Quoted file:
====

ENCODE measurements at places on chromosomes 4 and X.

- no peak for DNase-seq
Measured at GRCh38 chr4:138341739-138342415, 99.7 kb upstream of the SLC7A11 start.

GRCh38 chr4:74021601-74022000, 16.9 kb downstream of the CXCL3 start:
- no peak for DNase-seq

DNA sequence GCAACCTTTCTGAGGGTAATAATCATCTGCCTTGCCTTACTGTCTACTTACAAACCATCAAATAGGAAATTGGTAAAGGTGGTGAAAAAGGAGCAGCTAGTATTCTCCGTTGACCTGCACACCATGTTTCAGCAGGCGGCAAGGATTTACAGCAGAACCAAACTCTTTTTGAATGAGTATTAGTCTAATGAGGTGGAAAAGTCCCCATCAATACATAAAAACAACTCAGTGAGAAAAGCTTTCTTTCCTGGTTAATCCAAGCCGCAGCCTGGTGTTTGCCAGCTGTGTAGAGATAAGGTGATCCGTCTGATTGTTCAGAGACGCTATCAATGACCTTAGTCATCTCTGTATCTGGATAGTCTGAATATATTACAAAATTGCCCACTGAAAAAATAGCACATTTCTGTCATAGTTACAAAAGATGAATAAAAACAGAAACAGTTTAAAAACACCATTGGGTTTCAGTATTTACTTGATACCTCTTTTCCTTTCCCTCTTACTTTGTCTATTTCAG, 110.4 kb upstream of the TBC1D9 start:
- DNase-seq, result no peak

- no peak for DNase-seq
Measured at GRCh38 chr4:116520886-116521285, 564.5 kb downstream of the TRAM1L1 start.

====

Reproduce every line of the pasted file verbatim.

ENCODE measurements at places on chromosomes 4 and X.

- no peak for DNase-seq
Measured at GRCh38 chr4:138341739-138342415, 99.7 kb upstream of the SLC7A11 start.

GRCh38 chr4:74021601-74022000, 16.9 kb downstream of the CXCL3 start:
- no peak for DNase-seq

DNA sequence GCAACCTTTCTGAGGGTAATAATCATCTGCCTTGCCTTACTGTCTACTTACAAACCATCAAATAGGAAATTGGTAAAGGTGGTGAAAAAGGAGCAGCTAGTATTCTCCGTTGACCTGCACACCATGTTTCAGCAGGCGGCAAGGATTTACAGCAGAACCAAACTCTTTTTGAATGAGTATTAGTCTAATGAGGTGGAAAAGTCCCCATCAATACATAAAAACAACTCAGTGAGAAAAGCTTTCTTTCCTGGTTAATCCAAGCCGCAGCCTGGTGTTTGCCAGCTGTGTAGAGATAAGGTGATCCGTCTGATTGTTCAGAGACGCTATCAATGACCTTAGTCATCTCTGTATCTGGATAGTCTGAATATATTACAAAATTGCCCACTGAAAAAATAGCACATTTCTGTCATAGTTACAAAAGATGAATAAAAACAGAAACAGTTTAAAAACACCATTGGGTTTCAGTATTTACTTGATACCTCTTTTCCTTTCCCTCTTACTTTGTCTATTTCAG, 110.4 kb upstream of the TBC1D9 start:
- DNase-seq, result no peak

- no peak for DNase-seq
Measured at GRCh38 chr4:116520886-116521285, 564.5 kb downstream of the TRAM1L1 start.